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Healthcare Communications

Nitroglycerin
(Glyceryl trinitrate)

 

 

 

Factors
Myocardial oxygen demand
(governed by cardiac work)


- preload
- afterload
- myocardial contractility
- heart rate

Myocardial oxygen supply
(governed by blood supply to heart muscle)
- coronary artery narrowing / dilatation
- oxygen carrying capacity of blood, I.e., haemoglobin content

 

Angina Pectoris
Chest pain or discomfort due to transient myocardial ischaemia

Subsets
- Stable angina of effort
- Unstable angina pectoris
- Variant or Prinzmetalís angina
- Mixed angina

Nitroglycerin

- Organic nitrate
- Vasodilator
- Useful in angina pectoris

 

Actions
Dilatation of arterial and venous circulation

Systemic Venodilation
- Decreases venous return, hence reduces preload
Arteriolar dilatation
- Systemic arteriolar dilatation, reduces peripheral resistance, hence reduces afterload - Coronary vasodilation, increases myocardial oxygen supply

 

Thus, nitroglycerin :

Reduces myocardial oxygen requirements
- Reduced preload
- Reduced afterload

Increases myocardial oxygen supply
- Coronary vasodilation of large epicardial vessels; does not affect autoregulation

 

Pharmacokinetics

- Readily absorbed from oral mucosa, but rapidly metabolised, hence only has fleeting durration of action
- Also absorbed from G.I.tract, but due to extensive first pass metabolism, higher doses ( > 6.5 mg) must be administered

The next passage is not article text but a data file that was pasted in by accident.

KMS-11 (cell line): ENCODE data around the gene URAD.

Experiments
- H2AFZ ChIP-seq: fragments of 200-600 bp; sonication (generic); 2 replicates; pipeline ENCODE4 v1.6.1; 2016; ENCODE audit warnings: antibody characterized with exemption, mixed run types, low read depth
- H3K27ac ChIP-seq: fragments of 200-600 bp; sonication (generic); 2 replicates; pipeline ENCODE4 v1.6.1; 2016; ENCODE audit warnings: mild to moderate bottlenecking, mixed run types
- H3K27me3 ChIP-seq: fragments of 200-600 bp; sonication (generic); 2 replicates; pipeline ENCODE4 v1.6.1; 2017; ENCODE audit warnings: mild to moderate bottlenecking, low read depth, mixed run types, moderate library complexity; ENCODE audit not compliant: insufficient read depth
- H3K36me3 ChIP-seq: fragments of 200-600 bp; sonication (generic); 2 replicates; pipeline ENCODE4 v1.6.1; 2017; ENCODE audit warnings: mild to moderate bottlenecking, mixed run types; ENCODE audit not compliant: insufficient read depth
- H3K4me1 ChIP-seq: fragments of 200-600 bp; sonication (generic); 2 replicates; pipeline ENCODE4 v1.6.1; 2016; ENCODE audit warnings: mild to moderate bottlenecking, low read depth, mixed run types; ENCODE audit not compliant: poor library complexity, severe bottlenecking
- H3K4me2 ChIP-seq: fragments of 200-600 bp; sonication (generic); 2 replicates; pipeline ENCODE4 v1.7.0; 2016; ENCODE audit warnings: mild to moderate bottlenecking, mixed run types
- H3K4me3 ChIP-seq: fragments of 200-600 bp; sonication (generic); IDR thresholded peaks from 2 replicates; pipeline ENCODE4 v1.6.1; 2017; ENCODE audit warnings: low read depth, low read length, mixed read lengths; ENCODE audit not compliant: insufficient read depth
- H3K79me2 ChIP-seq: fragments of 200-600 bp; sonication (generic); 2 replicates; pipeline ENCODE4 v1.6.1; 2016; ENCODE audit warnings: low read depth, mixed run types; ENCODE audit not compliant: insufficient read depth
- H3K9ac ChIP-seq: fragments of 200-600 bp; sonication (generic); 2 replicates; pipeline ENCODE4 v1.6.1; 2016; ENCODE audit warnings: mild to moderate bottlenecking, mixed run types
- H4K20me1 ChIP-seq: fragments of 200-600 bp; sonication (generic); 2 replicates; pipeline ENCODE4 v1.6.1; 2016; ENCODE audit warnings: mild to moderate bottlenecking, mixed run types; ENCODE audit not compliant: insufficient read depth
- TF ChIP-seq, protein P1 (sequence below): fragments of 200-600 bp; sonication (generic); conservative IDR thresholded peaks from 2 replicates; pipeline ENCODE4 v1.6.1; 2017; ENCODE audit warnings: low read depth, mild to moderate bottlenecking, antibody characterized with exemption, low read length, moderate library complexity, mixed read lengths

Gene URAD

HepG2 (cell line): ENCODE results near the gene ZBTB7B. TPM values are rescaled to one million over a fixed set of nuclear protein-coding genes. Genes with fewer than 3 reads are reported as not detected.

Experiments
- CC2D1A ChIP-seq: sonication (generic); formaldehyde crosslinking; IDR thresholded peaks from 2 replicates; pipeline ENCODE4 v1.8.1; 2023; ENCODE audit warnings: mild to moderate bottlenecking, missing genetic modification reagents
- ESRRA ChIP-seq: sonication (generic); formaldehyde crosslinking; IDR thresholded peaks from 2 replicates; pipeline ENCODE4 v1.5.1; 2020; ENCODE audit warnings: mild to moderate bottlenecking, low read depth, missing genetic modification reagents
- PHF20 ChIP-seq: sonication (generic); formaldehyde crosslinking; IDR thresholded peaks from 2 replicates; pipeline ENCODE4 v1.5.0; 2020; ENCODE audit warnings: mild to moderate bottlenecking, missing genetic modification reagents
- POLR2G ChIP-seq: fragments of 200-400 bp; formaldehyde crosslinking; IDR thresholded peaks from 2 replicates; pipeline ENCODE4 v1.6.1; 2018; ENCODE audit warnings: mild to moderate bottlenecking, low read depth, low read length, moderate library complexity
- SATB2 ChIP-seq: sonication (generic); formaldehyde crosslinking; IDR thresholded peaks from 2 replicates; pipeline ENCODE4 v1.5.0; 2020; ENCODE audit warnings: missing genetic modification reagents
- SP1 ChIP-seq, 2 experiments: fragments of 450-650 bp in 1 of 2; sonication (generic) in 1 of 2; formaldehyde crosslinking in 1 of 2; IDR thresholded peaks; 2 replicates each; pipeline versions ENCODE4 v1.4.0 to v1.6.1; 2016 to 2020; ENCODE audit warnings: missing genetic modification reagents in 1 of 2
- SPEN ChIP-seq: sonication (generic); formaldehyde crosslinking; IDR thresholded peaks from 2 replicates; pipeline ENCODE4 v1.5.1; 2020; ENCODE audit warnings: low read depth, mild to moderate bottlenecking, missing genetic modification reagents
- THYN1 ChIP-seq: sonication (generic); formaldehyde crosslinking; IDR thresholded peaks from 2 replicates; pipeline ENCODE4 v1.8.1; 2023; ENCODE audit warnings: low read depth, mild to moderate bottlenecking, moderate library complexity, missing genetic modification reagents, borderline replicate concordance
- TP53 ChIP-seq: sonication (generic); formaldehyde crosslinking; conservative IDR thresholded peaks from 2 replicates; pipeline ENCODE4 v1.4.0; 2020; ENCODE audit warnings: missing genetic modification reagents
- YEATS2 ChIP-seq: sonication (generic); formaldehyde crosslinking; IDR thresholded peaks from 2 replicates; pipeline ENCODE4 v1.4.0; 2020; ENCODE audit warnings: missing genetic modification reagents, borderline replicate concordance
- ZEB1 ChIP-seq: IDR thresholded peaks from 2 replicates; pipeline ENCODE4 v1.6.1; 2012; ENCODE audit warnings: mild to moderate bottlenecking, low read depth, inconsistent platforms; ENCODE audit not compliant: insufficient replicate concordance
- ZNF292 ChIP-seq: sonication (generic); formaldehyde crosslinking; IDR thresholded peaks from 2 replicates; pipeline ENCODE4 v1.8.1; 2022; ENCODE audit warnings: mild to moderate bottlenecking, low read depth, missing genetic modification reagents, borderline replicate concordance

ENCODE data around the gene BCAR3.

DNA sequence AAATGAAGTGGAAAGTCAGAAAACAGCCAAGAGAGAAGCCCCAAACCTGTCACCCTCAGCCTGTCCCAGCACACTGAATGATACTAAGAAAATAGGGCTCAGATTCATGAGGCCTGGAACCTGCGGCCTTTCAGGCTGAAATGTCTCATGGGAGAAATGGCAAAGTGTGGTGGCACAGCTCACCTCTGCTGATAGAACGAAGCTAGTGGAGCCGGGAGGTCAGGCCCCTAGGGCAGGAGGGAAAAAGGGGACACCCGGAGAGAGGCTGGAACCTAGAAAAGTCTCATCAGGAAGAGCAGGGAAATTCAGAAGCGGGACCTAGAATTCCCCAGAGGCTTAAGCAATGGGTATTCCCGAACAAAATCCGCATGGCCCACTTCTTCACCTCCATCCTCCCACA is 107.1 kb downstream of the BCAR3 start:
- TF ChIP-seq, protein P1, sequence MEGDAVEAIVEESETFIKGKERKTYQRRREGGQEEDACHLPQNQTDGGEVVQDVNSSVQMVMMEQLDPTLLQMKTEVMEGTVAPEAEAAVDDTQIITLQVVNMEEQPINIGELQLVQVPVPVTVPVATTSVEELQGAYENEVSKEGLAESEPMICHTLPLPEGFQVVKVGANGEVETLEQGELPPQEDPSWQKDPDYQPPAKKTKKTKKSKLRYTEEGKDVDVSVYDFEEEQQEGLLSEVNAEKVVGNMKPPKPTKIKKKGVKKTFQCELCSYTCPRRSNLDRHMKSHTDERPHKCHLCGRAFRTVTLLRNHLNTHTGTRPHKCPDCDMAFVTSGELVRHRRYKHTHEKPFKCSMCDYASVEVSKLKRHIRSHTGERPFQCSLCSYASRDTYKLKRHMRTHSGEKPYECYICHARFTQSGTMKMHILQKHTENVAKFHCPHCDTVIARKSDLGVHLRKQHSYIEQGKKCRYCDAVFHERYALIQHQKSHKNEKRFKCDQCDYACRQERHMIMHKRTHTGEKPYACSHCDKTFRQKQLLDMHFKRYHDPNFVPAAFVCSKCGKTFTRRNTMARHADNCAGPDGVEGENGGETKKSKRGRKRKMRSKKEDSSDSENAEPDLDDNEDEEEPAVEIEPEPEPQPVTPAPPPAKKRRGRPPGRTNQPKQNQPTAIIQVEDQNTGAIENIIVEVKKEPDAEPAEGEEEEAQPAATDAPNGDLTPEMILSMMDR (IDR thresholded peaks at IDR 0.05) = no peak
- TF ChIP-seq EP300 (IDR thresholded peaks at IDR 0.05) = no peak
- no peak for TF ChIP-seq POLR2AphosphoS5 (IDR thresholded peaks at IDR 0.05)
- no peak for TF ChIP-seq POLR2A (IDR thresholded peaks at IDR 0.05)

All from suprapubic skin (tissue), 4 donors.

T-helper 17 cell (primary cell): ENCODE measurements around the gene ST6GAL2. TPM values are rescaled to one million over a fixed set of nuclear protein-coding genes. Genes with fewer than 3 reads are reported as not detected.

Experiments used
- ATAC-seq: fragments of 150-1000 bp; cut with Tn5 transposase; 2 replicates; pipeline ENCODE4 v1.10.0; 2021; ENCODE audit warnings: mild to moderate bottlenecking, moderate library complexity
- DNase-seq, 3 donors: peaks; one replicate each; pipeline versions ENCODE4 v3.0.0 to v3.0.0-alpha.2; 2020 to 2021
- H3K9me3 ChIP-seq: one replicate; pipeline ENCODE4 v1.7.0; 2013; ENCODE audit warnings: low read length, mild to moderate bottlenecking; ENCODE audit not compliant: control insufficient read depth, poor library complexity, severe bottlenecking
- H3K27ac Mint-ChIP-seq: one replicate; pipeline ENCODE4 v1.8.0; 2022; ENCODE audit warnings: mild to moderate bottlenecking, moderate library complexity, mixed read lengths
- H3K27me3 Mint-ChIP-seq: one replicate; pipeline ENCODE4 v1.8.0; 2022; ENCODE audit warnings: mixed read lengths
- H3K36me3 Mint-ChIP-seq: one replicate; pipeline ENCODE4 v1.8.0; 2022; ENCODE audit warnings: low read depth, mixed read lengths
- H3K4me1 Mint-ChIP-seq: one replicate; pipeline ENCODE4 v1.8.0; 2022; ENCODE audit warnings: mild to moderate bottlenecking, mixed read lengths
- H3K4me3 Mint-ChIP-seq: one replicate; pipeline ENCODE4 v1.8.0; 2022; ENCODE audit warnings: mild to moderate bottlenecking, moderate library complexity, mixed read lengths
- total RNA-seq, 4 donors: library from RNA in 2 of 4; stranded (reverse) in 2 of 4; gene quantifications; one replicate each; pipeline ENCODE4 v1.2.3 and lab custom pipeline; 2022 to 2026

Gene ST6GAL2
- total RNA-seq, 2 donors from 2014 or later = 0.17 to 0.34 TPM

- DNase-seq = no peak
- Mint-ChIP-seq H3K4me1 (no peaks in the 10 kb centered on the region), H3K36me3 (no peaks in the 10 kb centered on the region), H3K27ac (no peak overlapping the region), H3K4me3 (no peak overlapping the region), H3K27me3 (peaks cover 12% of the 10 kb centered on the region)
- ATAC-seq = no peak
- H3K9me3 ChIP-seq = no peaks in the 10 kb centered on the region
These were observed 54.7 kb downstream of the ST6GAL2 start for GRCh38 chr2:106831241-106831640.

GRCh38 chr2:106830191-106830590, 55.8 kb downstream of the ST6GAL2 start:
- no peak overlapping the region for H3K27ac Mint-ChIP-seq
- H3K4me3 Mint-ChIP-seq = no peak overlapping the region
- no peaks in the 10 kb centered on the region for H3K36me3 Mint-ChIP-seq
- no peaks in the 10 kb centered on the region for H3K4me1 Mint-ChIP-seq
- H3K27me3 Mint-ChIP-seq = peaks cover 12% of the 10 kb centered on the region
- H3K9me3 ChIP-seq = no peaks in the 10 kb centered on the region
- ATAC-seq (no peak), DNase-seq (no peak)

- Absorbed through skin from ointment preparations
- Metabolised by hydrolysis into dinitrates and the mononitrate, which is the main urinary metabolite

 

 

 

Indications

Prophylaxis and management of all types of angina pectoris

 

Sublingual route

- Rapid onset and short duration of action, hence useful to relieve acute attacks
- Useful as a single form of treatment if attacks are infrequent
- Effective for immediate prophylaxis if frequency of attacks is predictable, e.g., may be administered prior to exercise

 

Buccal route

- Drug is placed under the upper lip
- Produces rapid action (in 2-5 minutes) but of short duration (up to 5 hours)

Skin ointment / patches

- Applied on skin, transdermal absorption
- Absorption may vary depending upon site of application
- Action lasts for about 6 hours

 

Oral route

- Needs to be administered in relatively higher doses to overcome hepatic first pass metabolism
- Suitable for the long term prophylaxis of angina pectoris

 

Adverse Effects

- Due to vasodilation
- flushing, dizziness, headache, tachycardia
- Drug tolerance (tachyphylaxis)

 

Salient Features

- Nitroglycerin has been the mainstay of angina treatment for years
- Decreases preload and afterload, hence reducing myocardial oxygen requirement
- Dilates large coronary vessels, redistributing blood to ischaemic myocardium
- Useful in all types of angina pectoris for prophylaxis or for managing acute attacks
- May be administered by sublingual, buccal, transdermal or oral route
- Compatible with other drugs, e.g., beta blockers and calcium antagonists